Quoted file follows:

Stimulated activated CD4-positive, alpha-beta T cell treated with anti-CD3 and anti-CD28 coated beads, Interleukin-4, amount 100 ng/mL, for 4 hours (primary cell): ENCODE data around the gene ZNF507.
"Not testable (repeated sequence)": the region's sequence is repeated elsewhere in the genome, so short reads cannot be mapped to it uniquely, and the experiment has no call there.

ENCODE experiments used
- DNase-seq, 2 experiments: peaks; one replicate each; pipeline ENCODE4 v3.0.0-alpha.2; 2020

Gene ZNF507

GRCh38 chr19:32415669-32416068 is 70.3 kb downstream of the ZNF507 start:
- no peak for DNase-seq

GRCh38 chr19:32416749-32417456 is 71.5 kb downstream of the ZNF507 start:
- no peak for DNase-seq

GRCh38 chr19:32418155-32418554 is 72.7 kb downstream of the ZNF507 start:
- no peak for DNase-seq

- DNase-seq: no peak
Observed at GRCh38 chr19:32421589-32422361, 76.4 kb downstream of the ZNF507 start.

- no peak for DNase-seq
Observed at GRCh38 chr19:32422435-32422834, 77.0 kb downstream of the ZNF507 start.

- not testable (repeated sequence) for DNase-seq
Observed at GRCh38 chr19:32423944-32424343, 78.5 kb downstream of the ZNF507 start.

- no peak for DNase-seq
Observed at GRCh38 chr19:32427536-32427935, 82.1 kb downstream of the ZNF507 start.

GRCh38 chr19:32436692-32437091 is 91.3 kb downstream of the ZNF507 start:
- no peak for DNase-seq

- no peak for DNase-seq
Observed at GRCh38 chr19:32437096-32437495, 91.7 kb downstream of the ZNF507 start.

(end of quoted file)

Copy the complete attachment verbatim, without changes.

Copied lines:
Stimulated activated CD4-positive, alpha-beta T cell treated with anti-CD3 and anti-CD28 coated beads, Interleukin-4, amount 100 ng/mL, for 4 hours (primary cell): ENCODE data around the gene ZNF507.
"Not testable (repeated sequence)": the region's sequence is repeated elsewhere in the genome, so short reads cannot be mapped to it uniquely, and the experiment has no call there.

ENCODE experiments used
- DNase-seq, 2 experiments: peaks; one replicate each; pipeline ENCODE4 v3.0.0-alpha.2; 2020

Gene ZNF507

GRCh38 chr19:32415669-32416068 is 70.3 kb downstream of the ZNF507 start:
- no peak for DNase-seq

GRCh38 chr19:32416749-32417456 is 71.5 kb downstream of the ZNF507 start:
- no peak for DNase-seq

GRCh38 chr19:32418155-32418554 is 72.7 kb downstream of the ZNF507 start:
- no peak for DNase-seq

- DNase-seq: no peak
Observed at GRCh38 chr19:32421589-32422361, 76.4 kb downstream of the ZNF507 start.

- no peak for DNase-seq
Observed at GRCh38 chr19:32422435-32422834, 77.0 kb downstream of the ZNF507 start.

- not testable (repeated sequence) for DNase-seq
Observed at GRCh38 chr19:32423944-32424343, 78.5 kb downstream of the ZNF507 start.

- no peak for DNase-seq
Observed at GRCh38 chr19:32427536-32427935, 82.1 kb downstream of the ZNF507 start.

GRCh38 chr19:32436692-32437091 is 91.3 kb downstream of the ZNF507 start:
- no peak for DNase-seq

- no peak for DNase-seq
Observed at GRCh38 chr19:32437096-32437495, 91.7 kb downstream of the ZNF507 start.